Master Pro Hac Vice Disallows Bill for Limousine Hired Five Years After Burial

Delaware Fiduciary Litigation Blog

Posted November 4, 2013

IMO The Estate of Leonard Rich, KC-ROW #F03072007R (October 29, 2013)

Pursuant to Chancery Court Rule 144(a)(1), Master Pro Hac Vice Poppiti issued a report on exceptions to the final accounting, as filed collectively by four beneficiaries of the estate.

In so doing, the Master succinctly stated the three-factor test to use when analyzing the appropriateness of deductions: 1) relevance,  2) reasonableness, and 3) timeliness. He explained that “[t]his is not new case law but rather the synthesis of so many wise Chancery decisions over the years. The factors are intertwined yet unique, and as seen in the case at bar, one factor can be so strong as to be determinative.” In this case, the Master dismissed all the exceptions, save one.

The Court disallowed a limousine bill of $575.00. Regarding that cost, the Master stated that “paying for a limousine was possibly relevant and possibly reasonable, but it certainly was not timely. Generally, at the time of burial, the funeral home will offer a limousine to the decedent’s family as part of its overall services; family members, fraught with grief, are not then burdened with driving from say, the church to the gravesite. In the present case, the Administratrix hired a limousine five years after burial to transport some family members to the unveiling of the headstone. The expense was appropriate at the time of burial but not five years later.”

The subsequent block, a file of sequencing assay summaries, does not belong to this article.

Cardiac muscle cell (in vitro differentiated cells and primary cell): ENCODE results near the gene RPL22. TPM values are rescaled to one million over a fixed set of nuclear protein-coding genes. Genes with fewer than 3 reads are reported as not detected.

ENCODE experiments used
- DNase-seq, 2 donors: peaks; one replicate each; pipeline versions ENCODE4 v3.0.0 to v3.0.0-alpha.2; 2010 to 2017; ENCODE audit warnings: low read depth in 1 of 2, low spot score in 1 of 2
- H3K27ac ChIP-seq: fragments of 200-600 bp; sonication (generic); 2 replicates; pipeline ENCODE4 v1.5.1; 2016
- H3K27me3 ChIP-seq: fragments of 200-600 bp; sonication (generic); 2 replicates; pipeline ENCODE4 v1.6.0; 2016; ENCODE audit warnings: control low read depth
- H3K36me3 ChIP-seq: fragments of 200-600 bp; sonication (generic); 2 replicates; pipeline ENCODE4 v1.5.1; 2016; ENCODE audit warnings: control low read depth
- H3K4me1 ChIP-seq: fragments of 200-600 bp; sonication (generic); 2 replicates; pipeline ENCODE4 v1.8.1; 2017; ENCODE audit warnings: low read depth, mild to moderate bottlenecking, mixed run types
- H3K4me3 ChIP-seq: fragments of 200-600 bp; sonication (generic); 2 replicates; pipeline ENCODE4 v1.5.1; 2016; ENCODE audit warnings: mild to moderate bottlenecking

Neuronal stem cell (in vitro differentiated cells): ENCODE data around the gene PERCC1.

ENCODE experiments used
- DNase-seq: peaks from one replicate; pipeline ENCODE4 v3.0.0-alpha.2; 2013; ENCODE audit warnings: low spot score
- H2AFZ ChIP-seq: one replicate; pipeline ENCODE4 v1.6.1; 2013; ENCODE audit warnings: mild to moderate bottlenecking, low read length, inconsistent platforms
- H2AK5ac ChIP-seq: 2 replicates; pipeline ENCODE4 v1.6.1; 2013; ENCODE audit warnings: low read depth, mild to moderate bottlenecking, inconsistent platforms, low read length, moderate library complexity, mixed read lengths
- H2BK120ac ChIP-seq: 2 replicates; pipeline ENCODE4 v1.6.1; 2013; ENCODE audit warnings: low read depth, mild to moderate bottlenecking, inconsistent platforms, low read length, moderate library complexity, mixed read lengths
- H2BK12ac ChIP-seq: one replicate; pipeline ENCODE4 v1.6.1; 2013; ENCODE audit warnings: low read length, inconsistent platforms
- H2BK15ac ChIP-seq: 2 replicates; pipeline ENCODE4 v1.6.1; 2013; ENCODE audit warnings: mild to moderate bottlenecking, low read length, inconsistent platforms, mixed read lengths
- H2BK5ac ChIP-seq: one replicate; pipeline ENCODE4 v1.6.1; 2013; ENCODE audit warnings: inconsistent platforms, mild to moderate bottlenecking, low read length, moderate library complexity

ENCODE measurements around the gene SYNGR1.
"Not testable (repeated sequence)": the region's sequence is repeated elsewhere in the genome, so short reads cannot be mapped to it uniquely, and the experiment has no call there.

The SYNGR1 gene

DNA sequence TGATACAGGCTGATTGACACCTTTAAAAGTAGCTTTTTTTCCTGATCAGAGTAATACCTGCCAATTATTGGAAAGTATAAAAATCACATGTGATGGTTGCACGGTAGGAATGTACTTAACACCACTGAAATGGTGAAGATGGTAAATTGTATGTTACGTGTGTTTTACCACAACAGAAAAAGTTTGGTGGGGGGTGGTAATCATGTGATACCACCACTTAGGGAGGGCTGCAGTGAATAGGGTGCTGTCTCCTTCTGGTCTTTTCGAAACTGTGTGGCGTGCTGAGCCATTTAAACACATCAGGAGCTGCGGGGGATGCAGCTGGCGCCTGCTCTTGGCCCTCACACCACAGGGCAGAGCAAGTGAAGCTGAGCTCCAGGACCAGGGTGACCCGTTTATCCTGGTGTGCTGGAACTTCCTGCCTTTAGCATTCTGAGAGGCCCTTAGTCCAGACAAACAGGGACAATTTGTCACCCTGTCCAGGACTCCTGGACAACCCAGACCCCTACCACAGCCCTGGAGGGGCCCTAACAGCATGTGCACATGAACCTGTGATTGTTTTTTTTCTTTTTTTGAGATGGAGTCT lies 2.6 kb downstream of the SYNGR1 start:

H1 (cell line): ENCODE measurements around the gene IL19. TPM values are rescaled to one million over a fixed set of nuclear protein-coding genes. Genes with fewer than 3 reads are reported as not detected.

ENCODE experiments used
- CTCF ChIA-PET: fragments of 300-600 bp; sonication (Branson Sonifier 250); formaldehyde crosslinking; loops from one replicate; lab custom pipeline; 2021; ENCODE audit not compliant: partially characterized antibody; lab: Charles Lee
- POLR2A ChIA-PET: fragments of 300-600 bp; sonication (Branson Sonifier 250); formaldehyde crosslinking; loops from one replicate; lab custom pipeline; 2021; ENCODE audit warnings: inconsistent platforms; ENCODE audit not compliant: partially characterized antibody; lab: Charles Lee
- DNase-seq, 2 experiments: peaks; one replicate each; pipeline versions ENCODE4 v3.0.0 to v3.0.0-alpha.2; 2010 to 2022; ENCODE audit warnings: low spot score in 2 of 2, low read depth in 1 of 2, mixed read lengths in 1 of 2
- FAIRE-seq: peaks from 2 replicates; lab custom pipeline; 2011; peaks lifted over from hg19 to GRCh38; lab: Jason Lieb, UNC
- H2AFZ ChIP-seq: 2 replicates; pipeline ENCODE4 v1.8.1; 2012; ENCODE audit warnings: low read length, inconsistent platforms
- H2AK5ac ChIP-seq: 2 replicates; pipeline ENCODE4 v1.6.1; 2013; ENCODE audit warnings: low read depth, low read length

William M. Kelleher, Director
Gordon, Fournaris & Mammarella, P.A.